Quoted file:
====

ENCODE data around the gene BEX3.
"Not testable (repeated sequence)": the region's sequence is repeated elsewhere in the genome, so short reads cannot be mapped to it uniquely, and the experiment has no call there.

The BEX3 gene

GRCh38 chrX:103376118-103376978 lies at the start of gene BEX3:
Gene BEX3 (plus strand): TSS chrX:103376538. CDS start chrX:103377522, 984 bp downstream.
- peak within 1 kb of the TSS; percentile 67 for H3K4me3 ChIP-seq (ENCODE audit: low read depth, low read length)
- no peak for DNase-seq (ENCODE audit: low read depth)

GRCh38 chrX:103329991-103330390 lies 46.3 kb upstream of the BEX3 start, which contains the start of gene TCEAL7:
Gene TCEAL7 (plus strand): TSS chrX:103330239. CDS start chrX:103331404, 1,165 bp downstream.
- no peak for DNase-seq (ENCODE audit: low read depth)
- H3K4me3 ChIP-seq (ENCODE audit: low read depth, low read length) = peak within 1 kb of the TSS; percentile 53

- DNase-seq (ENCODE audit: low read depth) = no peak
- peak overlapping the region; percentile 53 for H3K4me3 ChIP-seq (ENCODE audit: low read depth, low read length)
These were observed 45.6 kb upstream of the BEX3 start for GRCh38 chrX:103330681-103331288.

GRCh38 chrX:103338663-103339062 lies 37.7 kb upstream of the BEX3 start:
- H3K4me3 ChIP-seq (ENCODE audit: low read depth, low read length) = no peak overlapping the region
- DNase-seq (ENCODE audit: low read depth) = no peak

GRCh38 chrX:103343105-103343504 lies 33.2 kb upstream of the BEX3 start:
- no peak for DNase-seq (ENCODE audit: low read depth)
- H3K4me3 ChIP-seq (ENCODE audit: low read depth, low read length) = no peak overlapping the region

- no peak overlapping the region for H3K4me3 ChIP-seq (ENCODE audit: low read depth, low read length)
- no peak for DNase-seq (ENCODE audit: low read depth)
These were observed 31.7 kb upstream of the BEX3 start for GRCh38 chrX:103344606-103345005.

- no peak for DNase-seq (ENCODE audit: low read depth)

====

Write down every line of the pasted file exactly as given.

ENCODE data around the gene BEX3.
"Not testable (repeated sequence)": the region's sequence is repeated elsewhere in the genome, so short reads cannot be mapped to it uniquely, and the experiment has no call there.

The BEX3 gene

GRCh38 chrX:103376118-103376978 lies at the start of gene BEX3:
Gene BEX3 (plus strand): TSS chrX:103376538. CDS start chrX:103377522, 984 bp downstream.
- peak within 1 kb of the TSS; percentile 67 for H3K4me3 ChIP-seq (ENCODE audit: low read depth, low read length)
- no peak for DNase-seq (ENCODE audit: low read depth)

GRCh38 chrX:103329991-103330390 lies 46.3 kb upstream of the BEX3 start, which contains the start of gene TCEAL7:
Gene TCEAL7 (plus strand): TSS chrX:103330239. CDS start chrX:103331404, 1,165 bp downstream.
- no peak for DNase-seq (ENCODE audit: low read depth)
- H3K4me3 ChIP-seq (ENCODE audit: low read depth, low read length) = peak within 1 kb of the TSS; percentile 53

- DNase-seq (ENCODE audit: low read depth) = no peak
- peak overlapping the region; percentile 53 for H3K4me3 ChIP-seq (ENCODE audit: low read depth, low read length)
These were observed 45.6 kb upstream of the BEX3 start for GRCh38 chrX:103330681-103331288.

GRCh38 chrX:103338663-103339062 lies 37.7 kb upstream of the BEX3 start:
- H3K4me3 ChIP-seq (ENCODE audit: low read depth, low read length) = no peak overlapping the region
- DNase-seq (ENCODE audit: low read depth) = no peak

GRCh38 chrX:103343105-103343504 lies 33.2 kb upstream of the BEX3 start:
- no peak for DNase-seq (ENCODE audit: low read depth)
- H3K4me3 ChIP-seq (ENCODE audit: low read depth, low read length) = no peak overlapping the region

- no peak overlapping the region for H3K4me3 ChIP-seq (ENCODE audit: low read depth, low read length)
- no peak for DNase-seq (ENCODE audit: low read depth)
These were observed 31.7 kb upstream of the BEX3 start for GRCh38 chrX:103344606-103345005.

- no peak for DNase-seq (ENCODE audit: low read depth)